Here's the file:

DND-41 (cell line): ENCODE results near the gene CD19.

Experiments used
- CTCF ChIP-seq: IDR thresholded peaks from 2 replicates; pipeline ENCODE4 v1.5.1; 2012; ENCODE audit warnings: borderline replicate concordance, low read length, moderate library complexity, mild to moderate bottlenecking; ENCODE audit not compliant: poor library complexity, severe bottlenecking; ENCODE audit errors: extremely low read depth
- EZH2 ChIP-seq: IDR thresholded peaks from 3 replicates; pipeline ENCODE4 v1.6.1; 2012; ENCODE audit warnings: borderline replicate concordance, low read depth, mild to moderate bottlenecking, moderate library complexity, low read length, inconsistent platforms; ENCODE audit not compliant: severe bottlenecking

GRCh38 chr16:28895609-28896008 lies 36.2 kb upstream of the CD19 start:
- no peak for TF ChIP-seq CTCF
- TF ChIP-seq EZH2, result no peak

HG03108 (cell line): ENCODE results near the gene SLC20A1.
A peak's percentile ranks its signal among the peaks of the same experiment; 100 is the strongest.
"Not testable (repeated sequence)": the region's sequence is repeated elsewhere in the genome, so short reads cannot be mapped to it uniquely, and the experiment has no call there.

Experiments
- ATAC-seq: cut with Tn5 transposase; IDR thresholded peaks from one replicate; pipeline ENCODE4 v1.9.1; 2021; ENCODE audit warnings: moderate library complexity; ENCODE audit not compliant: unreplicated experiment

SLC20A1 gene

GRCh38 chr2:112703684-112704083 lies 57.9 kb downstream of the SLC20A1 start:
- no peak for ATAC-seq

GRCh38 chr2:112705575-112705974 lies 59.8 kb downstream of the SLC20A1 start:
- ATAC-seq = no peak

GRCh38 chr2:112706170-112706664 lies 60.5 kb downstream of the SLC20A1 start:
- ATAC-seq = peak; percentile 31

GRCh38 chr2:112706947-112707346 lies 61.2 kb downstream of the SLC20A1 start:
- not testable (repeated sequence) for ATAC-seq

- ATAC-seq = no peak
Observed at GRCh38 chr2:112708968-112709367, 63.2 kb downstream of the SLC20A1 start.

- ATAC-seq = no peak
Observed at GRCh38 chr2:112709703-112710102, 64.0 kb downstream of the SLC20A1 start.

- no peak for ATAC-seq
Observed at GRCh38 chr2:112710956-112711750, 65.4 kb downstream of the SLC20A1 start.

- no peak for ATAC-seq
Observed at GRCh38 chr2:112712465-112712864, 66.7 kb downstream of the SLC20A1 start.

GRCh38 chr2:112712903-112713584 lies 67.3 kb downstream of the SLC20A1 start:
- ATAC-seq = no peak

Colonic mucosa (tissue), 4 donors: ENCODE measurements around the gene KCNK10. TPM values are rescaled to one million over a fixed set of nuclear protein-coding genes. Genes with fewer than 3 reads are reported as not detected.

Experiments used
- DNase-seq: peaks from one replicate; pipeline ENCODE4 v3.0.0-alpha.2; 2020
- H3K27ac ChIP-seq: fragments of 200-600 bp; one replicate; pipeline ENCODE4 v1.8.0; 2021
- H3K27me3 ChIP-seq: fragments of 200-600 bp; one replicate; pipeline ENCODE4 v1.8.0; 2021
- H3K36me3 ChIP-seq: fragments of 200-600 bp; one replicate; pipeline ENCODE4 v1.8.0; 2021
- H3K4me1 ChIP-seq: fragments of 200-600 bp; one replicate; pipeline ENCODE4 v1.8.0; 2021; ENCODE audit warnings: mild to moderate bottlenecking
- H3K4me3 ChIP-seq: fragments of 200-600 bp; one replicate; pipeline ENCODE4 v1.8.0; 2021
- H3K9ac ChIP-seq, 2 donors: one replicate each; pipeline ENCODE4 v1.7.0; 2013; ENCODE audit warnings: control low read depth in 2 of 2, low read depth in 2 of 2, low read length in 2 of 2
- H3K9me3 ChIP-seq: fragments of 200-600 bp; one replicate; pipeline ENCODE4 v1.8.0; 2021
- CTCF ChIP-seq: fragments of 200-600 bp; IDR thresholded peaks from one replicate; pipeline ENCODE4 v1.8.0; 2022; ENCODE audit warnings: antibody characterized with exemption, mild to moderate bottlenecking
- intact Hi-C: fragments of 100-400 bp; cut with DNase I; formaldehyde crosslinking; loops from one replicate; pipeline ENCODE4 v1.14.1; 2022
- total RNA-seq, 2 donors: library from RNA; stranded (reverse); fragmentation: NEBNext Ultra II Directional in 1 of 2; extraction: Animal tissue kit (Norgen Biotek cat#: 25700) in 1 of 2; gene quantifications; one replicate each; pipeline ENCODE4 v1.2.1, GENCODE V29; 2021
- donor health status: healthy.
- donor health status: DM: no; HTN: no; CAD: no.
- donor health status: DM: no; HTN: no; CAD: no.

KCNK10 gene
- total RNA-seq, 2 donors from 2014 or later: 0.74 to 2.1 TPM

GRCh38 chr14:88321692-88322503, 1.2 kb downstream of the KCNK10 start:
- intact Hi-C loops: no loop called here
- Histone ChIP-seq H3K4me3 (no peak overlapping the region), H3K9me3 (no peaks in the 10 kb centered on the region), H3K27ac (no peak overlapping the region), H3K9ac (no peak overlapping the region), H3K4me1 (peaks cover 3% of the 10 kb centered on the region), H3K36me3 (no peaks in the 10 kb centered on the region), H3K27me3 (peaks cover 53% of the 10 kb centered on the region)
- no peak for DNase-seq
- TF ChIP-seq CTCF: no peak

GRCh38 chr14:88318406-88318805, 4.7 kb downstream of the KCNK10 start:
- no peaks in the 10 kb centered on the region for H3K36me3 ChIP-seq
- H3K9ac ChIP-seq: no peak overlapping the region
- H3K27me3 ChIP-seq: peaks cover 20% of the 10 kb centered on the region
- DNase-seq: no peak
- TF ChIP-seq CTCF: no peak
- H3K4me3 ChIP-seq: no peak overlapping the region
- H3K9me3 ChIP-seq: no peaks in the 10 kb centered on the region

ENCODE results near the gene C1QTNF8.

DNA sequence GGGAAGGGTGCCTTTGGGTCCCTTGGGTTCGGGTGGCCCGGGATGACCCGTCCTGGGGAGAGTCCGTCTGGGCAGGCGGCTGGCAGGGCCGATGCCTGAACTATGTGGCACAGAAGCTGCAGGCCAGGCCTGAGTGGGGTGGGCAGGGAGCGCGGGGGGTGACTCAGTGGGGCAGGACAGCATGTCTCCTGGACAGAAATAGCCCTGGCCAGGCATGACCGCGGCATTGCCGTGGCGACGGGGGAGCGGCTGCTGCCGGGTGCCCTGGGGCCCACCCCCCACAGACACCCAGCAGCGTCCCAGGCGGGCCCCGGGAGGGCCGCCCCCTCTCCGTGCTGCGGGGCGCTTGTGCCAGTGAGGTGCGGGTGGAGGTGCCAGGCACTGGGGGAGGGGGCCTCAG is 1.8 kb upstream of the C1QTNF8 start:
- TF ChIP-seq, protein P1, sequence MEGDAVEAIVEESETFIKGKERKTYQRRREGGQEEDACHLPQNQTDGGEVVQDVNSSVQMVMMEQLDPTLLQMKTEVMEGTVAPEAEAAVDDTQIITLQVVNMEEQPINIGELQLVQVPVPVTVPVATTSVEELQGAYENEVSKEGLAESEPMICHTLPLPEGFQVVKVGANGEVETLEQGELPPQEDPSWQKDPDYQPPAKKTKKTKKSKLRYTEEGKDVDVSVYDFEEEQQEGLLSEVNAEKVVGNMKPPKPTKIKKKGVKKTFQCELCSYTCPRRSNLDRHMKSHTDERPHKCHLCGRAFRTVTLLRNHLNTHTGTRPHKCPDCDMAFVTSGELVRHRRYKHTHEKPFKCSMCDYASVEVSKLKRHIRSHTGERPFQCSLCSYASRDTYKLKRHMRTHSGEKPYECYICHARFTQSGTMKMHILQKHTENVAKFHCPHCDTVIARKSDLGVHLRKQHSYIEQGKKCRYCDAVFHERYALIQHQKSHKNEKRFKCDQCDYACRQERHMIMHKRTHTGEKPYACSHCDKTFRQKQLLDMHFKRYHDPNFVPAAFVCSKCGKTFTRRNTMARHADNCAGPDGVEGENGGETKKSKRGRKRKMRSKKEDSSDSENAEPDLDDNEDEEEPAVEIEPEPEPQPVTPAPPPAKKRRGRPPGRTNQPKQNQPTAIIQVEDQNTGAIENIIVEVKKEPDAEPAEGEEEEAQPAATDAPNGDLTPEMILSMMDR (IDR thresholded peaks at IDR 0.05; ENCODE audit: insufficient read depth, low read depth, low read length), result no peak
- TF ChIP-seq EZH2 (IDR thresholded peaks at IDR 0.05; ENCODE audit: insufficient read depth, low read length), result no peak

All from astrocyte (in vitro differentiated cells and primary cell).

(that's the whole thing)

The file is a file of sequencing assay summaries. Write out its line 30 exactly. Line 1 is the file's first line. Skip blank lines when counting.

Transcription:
GRCh38 chr2:112712903-112713584 lies 67.3 kb downstream of the SLC20A1 start: